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Association of American Physicians and Surgeons, Inc.
A Voice for Private Physicians Since 1943
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Model Resolutions

Note: this resolution was defeated by one vote in the Arizona Medical Association House of Delegates. A substitute, weaker resolution was passed by ArMA and also by the AMA

RESOLUTION CONCERNING PAIN MANAGEMENT WHEREAS: Arizona physicians are facing intensified investigations and prosecutions for prescribing controlled substances for the management of chronic, nonmalignant pain, despite official reassurances that such prescriptions are lawful, that the evaluation of pain is subjective, and that the dosage prescribed must be a matter of professional judgment; and

WHEREAS: the process of a criminal investigation and indictment is itself destructive of a physician's practice, financial stability, and personal life; even if the physician is ultimately vindicated; and

WHEREAS: fear of such investigation or indictment deters physicians from prescribing appropriately and thus jeopardizes patients' access to treatments that could restore them to productive life, without which they are condemned to intense, needless suffering; and

WHEREAS: the perception that such investigations may be arbitrary and abusive undermines respect for the law; and

WHEREAS: drugs that may be substituted for opioids, such as nonsteroidal anti-inflammatories, have a much higher incidence of mortality and serious morbidity than opioids used as directed; and

WHEREAS: physicians have neither the authority nor the training to serve as law-enforcement agents; and

WHEREAS: the expectation that a physician treat every pain patient as a potential criminal suspect destroys the trust required for a patient-physician relationship; and

WHEREAS: appropriate dosage depends on the patient's metabolism and pathology, and the proportion of a physician's prescriptions that are for controlled substances depends on the nature of the physician's practice, so that there are no valid statistical tests to show that a physician is prescribing "too much,"

THEREFORE BE IT RESOLVED THAT: The Arizona Medical Association declare that:

  1. Prescriptions for opioids are a matter of professional judgment. It is therefore inappropriate for licensing agencies or law enforcement agencies to set statistical criteria for "usual" prescription practices.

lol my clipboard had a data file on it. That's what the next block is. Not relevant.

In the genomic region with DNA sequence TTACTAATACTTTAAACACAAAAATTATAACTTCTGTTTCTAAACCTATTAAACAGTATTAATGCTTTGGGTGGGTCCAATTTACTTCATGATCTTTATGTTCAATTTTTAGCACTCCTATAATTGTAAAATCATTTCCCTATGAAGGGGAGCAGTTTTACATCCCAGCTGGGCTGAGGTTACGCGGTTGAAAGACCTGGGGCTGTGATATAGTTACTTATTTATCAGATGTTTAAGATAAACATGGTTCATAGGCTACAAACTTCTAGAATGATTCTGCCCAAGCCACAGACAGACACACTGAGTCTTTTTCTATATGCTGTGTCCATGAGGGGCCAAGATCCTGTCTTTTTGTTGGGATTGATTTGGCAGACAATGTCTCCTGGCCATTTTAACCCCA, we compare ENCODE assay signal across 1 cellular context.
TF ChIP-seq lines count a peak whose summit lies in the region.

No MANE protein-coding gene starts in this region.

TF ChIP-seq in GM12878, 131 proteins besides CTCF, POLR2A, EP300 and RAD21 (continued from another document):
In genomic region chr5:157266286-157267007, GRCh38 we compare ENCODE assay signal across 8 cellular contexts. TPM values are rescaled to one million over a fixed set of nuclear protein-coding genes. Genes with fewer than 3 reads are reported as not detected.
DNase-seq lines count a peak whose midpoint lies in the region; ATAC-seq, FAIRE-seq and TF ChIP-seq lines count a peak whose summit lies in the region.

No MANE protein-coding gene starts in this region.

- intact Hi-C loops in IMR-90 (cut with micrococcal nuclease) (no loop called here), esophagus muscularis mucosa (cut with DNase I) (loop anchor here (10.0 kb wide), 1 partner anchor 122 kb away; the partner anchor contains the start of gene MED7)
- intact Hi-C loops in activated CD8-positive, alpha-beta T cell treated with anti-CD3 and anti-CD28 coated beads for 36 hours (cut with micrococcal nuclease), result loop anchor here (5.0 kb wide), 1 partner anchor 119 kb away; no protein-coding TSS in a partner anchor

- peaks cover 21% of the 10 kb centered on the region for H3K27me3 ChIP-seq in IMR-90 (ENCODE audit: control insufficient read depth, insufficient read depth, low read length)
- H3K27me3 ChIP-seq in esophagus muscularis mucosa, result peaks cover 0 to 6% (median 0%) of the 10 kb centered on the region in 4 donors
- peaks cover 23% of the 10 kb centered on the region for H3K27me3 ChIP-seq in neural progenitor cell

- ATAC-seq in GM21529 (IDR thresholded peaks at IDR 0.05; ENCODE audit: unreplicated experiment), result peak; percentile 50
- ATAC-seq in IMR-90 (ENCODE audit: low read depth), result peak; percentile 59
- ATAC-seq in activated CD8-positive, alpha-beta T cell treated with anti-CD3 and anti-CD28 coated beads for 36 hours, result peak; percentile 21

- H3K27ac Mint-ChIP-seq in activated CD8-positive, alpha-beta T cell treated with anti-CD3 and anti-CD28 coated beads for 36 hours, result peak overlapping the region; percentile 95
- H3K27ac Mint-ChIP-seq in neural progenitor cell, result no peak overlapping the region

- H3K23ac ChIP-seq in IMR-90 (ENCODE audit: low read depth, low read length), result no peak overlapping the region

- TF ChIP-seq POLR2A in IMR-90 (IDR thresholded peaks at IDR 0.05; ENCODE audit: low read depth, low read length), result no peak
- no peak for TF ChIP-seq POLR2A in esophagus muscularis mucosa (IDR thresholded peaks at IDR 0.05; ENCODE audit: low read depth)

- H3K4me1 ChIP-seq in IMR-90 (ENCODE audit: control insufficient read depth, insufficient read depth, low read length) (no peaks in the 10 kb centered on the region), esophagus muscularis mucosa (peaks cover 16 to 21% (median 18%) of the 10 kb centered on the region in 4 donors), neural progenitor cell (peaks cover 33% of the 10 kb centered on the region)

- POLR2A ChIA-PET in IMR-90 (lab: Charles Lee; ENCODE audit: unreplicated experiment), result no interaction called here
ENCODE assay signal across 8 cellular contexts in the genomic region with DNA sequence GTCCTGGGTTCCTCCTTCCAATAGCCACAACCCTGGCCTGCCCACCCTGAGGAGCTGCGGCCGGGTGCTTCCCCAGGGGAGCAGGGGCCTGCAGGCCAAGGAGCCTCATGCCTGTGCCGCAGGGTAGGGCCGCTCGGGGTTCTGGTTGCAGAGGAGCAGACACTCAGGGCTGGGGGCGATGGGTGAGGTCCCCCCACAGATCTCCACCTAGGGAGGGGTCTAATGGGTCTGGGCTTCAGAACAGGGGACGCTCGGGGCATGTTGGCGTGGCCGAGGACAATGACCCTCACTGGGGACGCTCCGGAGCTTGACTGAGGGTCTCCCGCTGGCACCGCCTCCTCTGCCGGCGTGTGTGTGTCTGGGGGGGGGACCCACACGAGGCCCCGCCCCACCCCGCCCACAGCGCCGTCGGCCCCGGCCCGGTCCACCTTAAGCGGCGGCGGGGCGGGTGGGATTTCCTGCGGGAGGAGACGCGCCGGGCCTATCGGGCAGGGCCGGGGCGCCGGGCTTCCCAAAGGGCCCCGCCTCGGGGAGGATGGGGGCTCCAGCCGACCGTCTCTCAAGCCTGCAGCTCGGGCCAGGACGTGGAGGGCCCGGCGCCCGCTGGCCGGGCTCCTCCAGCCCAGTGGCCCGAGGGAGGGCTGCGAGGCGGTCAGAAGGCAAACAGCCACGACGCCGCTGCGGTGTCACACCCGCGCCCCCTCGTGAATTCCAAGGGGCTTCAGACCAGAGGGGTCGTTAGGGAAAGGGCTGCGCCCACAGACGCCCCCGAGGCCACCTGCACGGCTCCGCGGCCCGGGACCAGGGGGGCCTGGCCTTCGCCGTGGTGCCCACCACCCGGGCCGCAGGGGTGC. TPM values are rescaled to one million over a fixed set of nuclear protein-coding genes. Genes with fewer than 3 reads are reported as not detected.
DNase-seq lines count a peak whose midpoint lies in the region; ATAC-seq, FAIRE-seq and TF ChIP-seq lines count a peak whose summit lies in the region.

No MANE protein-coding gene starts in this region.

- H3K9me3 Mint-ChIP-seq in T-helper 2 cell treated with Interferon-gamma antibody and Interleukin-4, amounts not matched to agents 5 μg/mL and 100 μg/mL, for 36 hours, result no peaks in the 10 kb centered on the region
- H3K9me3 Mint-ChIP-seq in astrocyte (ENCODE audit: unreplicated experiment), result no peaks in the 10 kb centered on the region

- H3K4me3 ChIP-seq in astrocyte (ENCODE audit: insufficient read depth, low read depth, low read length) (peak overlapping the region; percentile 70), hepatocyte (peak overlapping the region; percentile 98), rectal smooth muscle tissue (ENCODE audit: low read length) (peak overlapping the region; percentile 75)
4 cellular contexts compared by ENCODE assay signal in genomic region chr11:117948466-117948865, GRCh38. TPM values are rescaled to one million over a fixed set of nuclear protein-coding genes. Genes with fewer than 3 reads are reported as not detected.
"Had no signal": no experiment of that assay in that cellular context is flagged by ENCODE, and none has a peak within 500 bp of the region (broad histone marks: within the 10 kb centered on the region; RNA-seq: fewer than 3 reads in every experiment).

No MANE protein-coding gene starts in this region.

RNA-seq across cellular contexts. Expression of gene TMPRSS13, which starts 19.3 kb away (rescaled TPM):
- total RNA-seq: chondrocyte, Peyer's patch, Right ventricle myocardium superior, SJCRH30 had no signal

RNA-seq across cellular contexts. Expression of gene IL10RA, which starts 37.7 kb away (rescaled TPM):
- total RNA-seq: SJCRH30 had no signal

2. Errors in professional judgment are inevitable, as are differences of opinion regarding optimal patient management. Errors or disagreements are never to be construed as or treated as crimes. There is no crime in the absence of a mens rea.
  3. Diagnosis and evaluation of patients is also a matter of professional discretion. There are no scientifically validated nor legally promulgated standards for making a determination that a prescription for a scheduled substance is or is not indicated. Thus, failure to follow a specified procedure is not a crime.
  4. Physicians accused of illegally prescribing controlled substances are entitled to a presumption of innocence.

AND BE IT FURTHER RESOLVED THAT: The Arizona Medical Association work for the urgent enactment of legislation that would:

  1. Create criminal penalties for an officer of any court within the State of Arizona who knowingly makes use of or suborns false testimony;
  2. Prosecute any law enforcement officer who intimidates pain patients in an effort to induce testimony against a physician. In particular, prohibit depriving any detainee who is a potential witness against a physician of drugs prescribed for the relief of pain;
  3. Require a determination by practicing physicians with expertise in pain management that a physician has a pattern of prescribing opioids in significant amounts to a significant proportion of patients without reasonable medical rationale before embarking on a criminal investigation;
  4. Require that undercover agents imitate the behavior of addicts trading money for prescriptions rather than that of genuine pain patients and that all testimony by such agents be accompanied by a complete tape recording of the entire first encounter.
  5. Require that juries in cases involving pain management be made aware of any incentives offered to witnesses in exchange for their testimony.

AND BE IT FURTHER RESOLVED THAT: the Arizona Medical Association urge the American Medical Association to work for similar reforms on the federal level to curb prosecutorial abuse.